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Subject: ETISC: Message from Xanana on FALINTIL's anniversary
Date: Thu, 20 Aug 1998 19:50:34 +0000
From: "ETISC" <>

East Timor International Support Center PO Box 651 Nightcliff Darwin NT 0814, Australia
MESSAGE FROM COMMANDER XANANA GUSMAO, PRESIDENT OF THE NATIONAL COUNCIL OF TIMORESE RESISTANCE, C.N.R.T., on the occasion of the 23rd Anniversary of FALINTIL Armed Forces of National Liberation of East Timor

20 August 1975 - 20 August 1998


'Companheiros da Luta' Fellow Countrymen

August 20 is the National Day of our glorious Armed Forces of National Liberation of East Timor, FALINTIL. Today, as in the future, the 20th of August will prevail in our minds as the day to remember all those who fell in defence of the sacred land of East Timor.

FALINTIL owes its guiding moral strength and political capacity to Nicolau Lobato, the insightful FALINTIL Commander-In-Chief whom, during the First three years, led the Armed Resistance against the coward invasion by General Suharto's murderous armed forces.

>From Domingos Ribeiro to Kaliti, from Sebastipo Sarmento to Coru-Ato, from Rama Hana to VenGncio Ferraz we have recall the tens of thousand steadfast FALINTIL soldiers who gave their lives for the Maubere Motherland. Amongst them, Nino Konis Santana and Alex Daitula stand out. They were unbreakable in fulfilling their duty to keeping the National Resistance flame burning and alive.

Nino Konis Santana -- an example of dedication and perseverance, an example of a profound sense of duty and sacrifice clearly demonstrated during the last moments of his life whilst suffering from the bullets he carried in his body and neck.

Alex Daitula - a brave Commander, a fear amidst the enemy ranks. Devoted and totally committed to his duties. A small man with a great soul.

I ask for a minute of silence in a tribute to our heroes. Their souls now live in Matebian with our ancestors, embellished with feathers in their heads, waving the swords of war and demanding that we continue their work.

A minute of silence to share this moment together and to worship them by demonstrating our deep respect and admiration and our total commitment to the ideal of the Liberation of our Motherland and the Maubere People.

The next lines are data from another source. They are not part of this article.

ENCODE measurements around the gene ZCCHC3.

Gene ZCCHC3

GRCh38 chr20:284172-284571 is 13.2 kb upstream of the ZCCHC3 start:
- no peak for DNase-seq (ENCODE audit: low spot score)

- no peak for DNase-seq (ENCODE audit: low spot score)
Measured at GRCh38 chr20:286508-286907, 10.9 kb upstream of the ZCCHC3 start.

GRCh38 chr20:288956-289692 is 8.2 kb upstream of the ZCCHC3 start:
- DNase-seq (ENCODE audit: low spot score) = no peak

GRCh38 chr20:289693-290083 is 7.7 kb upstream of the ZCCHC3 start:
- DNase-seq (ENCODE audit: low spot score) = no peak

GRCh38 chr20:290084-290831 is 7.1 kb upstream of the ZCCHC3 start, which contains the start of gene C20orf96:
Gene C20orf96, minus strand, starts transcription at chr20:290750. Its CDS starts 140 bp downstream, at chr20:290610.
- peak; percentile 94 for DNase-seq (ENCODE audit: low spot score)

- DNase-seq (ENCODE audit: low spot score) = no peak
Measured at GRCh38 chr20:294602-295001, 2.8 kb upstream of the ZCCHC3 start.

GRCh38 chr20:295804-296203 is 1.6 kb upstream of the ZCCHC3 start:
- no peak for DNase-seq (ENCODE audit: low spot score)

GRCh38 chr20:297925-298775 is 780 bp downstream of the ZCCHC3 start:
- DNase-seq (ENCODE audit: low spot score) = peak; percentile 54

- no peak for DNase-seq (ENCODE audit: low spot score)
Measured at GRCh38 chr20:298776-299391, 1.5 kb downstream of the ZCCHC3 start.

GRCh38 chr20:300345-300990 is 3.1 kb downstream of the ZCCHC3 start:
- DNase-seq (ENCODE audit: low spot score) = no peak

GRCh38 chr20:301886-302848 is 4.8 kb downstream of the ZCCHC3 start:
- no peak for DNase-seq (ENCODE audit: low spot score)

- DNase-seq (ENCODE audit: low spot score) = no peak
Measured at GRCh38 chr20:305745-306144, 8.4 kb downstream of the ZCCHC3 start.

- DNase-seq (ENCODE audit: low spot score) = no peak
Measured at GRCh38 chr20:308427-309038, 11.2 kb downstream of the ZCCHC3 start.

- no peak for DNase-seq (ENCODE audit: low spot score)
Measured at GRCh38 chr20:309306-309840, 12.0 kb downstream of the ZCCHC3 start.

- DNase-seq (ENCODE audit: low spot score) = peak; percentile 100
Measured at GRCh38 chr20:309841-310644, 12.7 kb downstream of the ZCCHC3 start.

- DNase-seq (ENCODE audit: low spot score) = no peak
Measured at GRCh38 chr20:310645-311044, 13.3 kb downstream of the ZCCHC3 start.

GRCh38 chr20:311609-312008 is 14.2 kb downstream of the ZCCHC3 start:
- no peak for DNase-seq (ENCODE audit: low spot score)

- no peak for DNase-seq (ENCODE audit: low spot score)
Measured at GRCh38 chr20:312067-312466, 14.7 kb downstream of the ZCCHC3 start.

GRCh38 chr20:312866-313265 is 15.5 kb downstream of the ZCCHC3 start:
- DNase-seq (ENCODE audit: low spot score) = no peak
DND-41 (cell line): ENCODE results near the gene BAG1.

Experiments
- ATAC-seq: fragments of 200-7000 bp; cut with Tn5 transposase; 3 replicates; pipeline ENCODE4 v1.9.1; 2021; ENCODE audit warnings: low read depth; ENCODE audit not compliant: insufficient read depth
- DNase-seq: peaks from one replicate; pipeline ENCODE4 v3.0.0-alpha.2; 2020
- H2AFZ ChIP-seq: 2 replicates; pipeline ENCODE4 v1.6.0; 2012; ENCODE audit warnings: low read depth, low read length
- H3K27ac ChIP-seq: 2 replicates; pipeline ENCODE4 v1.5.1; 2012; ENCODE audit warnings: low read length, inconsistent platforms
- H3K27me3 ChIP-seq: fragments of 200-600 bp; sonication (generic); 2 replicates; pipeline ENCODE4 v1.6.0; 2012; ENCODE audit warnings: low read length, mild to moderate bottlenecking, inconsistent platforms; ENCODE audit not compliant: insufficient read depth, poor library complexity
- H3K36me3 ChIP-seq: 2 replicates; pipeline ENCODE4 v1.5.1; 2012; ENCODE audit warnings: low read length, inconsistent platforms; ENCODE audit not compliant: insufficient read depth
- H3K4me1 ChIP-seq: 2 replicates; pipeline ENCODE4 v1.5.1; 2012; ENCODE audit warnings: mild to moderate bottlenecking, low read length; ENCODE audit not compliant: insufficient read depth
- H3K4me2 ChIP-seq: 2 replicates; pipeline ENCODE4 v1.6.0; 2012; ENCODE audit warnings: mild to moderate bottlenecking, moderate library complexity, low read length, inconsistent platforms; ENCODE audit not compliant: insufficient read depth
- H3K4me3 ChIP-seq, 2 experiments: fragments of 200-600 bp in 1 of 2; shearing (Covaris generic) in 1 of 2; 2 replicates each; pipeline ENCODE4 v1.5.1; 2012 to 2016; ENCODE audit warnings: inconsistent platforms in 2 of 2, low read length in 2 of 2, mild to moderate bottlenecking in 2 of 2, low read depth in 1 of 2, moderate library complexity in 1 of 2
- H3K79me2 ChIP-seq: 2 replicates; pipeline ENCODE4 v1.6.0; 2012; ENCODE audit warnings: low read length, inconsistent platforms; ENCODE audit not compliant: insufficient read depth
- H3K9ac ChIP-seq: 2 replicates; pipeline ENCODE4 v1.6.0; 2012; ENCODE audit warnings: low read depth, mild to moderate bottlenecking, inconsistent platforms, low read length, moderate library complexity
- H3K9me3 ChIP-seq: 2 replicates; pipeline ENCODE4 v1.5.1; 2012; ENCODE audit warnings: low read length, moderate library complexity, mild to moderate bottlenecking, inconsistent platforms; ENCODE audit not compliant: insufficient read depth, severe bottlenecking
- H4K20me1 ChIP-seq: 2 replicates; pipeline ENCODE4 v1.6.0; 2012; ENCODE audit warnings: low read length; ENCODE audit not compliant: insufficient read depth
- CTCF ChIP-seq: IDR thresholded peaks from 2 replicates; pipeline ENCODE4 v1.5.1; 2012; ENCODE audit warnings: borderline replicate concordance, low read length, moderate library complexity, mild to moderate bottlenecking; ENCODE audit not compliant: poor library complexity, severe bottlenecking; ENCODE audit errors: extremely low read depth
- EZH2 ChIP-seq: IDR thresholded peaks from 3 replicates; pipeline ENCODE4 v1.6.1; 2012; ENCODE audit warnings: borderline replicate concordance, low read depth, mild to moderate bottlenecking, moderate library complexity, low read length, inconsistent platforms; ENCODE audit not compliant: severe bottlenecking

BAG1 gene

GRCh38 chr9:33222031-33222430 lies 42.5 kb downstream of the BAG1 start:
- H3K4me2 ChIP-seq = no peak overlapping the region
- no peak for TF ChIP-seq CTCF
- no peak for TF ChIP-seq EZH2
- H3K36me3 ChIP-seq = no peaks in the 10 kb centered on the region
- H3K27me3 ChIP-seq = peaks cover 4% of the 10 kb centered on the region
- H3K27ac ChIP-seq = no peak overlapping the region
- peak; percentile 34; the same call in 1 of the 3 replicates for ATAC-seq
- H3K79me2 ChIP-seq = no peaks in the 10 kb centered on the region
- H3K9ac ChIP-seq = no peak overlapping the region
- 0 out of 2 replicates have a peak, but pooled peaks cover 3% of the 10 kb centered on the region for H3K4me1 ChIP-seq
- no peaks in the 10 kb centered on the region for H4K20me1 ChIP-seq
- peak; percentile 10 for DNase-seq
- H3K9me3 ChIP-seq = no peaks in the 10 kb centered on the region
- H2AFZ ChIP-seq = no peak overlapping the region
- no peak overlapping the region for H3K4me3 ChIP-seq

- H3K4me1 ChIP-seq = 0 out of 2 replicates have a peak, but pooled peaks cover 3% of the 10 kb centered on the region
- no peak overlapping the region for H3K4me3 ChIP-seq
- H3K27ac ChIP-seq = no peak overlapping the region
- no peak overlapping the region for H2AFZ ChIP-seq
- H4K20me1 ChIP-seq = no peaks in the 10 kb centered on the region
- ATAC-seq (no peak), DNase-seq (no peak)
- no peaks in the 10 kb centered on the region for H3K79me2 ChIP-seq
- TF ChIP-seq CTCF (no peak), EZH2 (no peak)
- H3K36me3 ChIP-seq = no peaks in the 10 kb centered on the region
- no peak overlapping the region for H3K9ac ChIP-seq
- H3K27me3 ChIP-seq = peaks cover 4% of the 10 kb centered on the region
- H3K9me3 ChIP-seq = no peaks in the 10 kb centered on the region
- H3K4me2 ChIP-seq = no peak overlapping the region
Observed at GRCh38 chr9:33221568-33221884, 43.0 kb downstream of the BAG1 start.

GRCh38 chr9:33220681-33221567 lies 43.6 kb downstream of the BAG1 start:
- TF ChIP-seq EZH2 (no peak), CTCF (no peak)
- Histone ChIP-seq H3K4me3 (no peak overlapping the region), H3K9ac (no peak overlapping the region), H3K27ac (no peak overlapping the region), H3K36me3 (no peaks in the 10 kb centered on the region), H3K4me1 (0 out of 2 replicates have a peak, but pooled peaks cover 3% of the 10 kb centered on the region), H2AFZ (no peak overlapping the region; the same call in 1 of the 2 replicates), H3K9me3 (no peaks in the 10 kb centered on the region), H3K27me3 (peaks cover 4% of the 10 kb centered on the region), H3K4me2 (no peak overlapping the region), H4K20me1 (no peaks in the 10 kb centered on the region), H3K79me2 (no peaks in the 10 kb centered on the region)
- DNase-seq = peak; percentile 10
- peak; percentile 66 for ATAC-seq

I have been meaning to address all the companheiros in the Diaspora since the holding of the East Timorese National Convention. I do so today whilst celebrating the National Day of the glorious FALINTIL.

I wish to greet in general all our fellow countrymen abroad and, in particular, those who, in one way or the other, made it possible for the Convention to be held in Peniche [Portugal].

Ever since the FALINTIL soldiers became aware that they were giving their lives for East Timor, the Motherland of all East Timorese, they ceased their political subordination to a party and turned the struggle into a truly national Resistance.

This feature has guided the fierce resistance of our People and the political result was the setting up of CNRT.

The CNRT is proof of the commitment of all the East Timorese for National Unity as the sine qua non condition for victory -- a victory which is ever closer.

National Unity does not exclusively mean establishing political links between the East Timorese. National Unity demands that we engage into further efforts to reinforce the principles of the organisation, that we engage into further efforts to share common concerns and that we engage into further efforts to create a climate of greater understanding, greater mutual support and greater commitment towards an individual and collective improvement.

We are facing an historic challenge that demands for an in-depth study of problems and seriousness in the analysis. Let us try to avoid underestimating our capability of thinking and deciding, and eradicate excessive euphoria from our minds. Both harm our intent to give our best to serve our People.

The negotiation process will be difficult, given that the colonialist government of Jakarta maintains its stand on the illegal annexation of our Motherland. The negotiation process will also be difficult because, unfortunately, there are still East Timorese who keep their backs turned against the future and look towards autonomy as an important condition to save themselves and to save, as they think, what they now own at the cost of our People's suffering.